Fly fishing is all but synonymous with trout. From books and movies to organizations like Trout Unlimited, the main message being put forth is that fly fishing is for trout. It is, of course, but they’re not the only option. Anything from catfish to marlin can be caught on the fly, and one of the best options is panfish.
Panfish is a pretty broad term. It refers to multiple species of fish that tend to be small enough when fully grown to still fit in a frying pan. Of course, what qualifies as a panfish depends on whom you ask.
Although there’s no set list of species, certain fish are widely regarded as panfish. These include the bluegill, black and white crappie, yellow perch, rock bass, warmouth, and many of the smaller sunfishes like longear and pumpkinseed.
While these species don’t hold the same notoriety as some of the more popular gamefish like bass, trout, pike, and walleye, there are a ton of reasons to fish for them. If you haven’t yet given panfishing a go, let me try to convince you to do so.
If you’re a catch-and-release angler, this might not matter to you. But, to much of the country who grew up with these delicious fish, it matters a lot.
Even their name suggests they go best inside a pan, and as someone who generally lets most of my fish go, I count bluegill as one of my all-time favorite fish to eat.
Since panfish are essentially flat, they produce thin, flaky fillets. That’s if you choose to fillet them. They’re also good cooked whole, and can be eaten as a finger food off the bone. Regardless of how you choose to eat them, panfish have a tasty, mild flavor, and even those who aren’t big fans of fish can find them delicious.
To top it off, panfish are everywhere (see below), so they have pretty liberal bag and possession limits. They also fall pretty low on the food chain, putting them at a lower risk of having high levels of heavy metals. These convenient features mean you can catch and eat to your heart’s content!
They put up a great fight
Panfish aren’t just valuable to the catch-and-keep angler as a meal. They also put up a hell of a fight for their size.
I’ve often hooked into a fish that I thought to be a bass, only to find out after a bit that I actually have a small crappie or bluegill on the end of my line. Panfish are some of the scrappiest fish out there, and even small ones put up a good fight. If you do hook into a large one, it may be one of the best fights you get out of that body of water.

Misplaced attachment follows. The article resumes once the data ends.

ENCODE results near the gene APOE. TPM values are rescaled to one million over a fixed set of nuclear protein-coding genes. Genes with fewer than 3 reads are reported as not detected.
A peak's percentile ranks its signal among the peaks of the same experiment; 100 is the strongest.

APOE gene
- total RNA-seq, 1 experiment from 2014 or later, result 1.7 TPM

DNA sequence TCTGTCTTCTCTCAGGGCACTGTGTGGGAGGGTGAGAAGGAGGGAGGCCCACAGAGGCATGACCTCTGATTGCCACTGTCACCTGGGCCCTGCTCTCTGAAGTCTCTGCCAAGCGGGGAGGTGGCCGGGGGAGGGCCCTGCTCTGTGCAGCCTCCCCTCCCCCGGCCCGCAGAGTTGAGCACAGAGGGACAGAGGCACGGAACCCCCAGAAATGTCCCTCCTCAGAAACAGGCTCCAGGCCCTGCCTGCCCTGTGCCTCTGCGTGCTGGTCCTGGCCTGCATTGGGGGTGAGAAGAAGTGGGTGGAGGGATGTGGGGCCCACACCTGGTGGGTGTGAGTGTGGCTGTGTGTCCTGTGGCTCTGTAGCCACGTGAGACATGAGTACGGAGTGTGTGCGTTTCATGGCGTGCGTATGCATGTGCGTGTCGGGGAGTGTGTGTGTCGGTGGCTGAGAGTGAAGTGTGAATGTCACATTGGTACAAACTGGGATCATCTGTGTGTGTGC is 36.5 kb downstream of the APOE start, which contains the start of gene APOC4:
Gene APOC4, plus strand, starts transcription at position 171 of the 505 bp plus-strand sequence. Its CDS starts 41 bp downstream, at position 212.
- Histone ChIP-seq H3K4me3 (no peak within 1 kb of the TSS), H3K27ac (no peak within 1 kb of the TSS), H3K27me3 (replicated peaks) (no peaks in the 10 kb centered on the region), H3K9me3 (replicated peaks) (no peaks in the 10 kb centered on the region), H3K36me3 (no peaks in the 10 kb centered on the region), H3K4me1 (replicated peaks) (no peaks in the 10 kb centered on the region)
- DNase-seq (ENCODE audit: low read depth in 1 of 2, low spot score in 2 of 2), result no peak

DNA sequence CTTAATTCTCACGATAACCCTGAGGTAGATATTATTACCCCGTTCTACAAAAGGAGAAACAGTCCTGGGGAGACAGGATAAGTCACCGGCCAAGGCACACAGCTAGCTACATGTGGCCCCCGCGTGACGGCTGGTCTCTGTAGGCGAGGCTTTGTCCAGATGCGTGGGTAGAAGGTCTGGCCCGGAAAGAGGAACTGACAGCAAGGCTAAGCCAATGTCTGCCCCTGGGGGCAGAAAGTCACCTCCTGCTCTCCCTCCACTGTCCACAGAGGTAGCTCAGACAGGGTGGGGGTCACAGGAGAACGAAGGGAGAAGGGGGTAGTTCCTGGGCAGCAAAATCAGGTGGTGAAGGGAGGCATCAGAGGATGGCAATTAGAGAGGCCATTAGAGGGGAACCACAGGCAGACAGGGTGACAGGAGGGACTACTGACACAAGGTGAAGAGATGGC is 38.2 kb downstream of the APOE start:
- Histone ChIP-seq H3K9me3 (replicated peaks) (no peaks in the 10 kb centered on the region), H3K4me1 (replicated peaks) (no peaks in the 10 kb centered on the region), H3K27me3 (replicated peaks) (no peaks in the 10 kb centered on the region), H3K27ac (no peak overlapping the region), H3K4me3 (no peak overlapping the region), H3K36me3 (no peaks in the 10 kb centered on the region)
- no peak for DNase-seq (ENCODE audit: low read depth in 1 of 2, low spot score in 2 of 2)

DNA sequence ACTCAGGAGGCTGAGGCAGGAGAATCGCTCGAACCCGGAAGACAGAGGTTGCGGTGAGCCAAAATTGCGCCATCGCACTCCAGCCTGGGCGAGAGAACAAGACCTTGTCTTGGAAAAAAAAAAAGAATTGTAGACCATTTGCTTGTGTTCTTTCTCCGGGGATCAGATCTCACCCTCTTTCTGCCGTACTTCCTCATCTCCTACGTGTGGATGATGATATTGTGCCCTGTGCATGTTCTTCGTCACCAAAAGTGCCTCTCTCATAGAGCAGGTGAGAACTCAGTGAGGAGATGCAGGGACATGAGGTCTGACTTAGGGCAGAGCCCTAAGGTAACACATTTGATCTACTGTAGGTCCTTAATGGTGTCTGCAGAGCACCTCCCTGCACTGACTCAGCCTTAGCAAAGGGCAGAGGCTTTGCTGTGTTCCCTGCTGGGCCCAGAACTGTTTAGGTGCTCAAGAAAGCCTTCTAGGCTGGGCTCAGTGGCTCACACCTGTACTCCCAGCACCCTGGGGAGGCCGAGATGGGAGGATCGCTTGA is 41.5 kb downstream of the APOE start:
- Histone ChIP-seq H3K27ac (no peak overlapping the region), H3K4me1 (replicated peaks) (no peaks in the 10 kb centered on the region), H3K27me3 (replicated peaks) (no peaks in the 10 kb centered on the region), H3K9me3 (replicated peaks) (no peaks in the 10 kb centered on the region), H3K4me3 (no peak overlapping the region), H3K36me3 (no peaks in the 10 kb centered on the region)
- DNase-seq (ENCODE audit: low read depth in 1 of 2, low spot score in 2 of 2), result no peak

They’re perfect for first-timers and kids
Panfish are very forgiving for first time anglers or kids. Unlike trout fishing, where it may take an hour to get a rising trout to bite, only to have it disappear forever after a missed hook-set, panfishing is relatively laid back.
If you can see a panfish and cast in its path, the odds are extremely high that it’ll at least give your fly a good look. There’s also a very good chance it’ll bite. And the bonus: if you miss the hook set, you can cast right back out to it and get a second take. It’s almost as though they think “oh good, I thought I missed my chance!”
Because panfish are very lenient with their presentation requirements, they’re a great target for first-timers who struggle to land delicate casts and get solid hook-sets. This goes for kids as well. Additionally, since kids often get bored quickly when they aren’t catching fish, panfish are a good option for keeping them entertained.
As mentioned above, panfish are everywhere. Not literally in every body of water, but close to it. City ponds and lakes are often chock full of them. Many rural stillwater locations also have them.
Even some larger rivers, provided there are eddies and pools with nonmoving water, have stable populations of sunfish.
Although backcountry fly fishing is the focus of Fish Untamed, the reality is that it’s not always possible to get out in the middle of nowhere to fish. Knowing a couple spots to hit in town after work or during lunch will scratch a fishing itch when the backcountry isn’t an option.
Don’t get me wrong, the fish that are usually noted as pretty definitely are. Trout, especially wild brooks and browns, can be dazzling.
That said, panfish aren’t to be left out of the conversation.
While not all panfish are brilliant in coloration (although, neither are all trout), many are. Especially during the spawn, panfish display a variety of colors, from deep greens and blues to bright oranges, reds, and yellows.
As someone who values coloration almost as much as size, being able to catch dozens of bright, colorful fish in an outing puts panfish high on my list.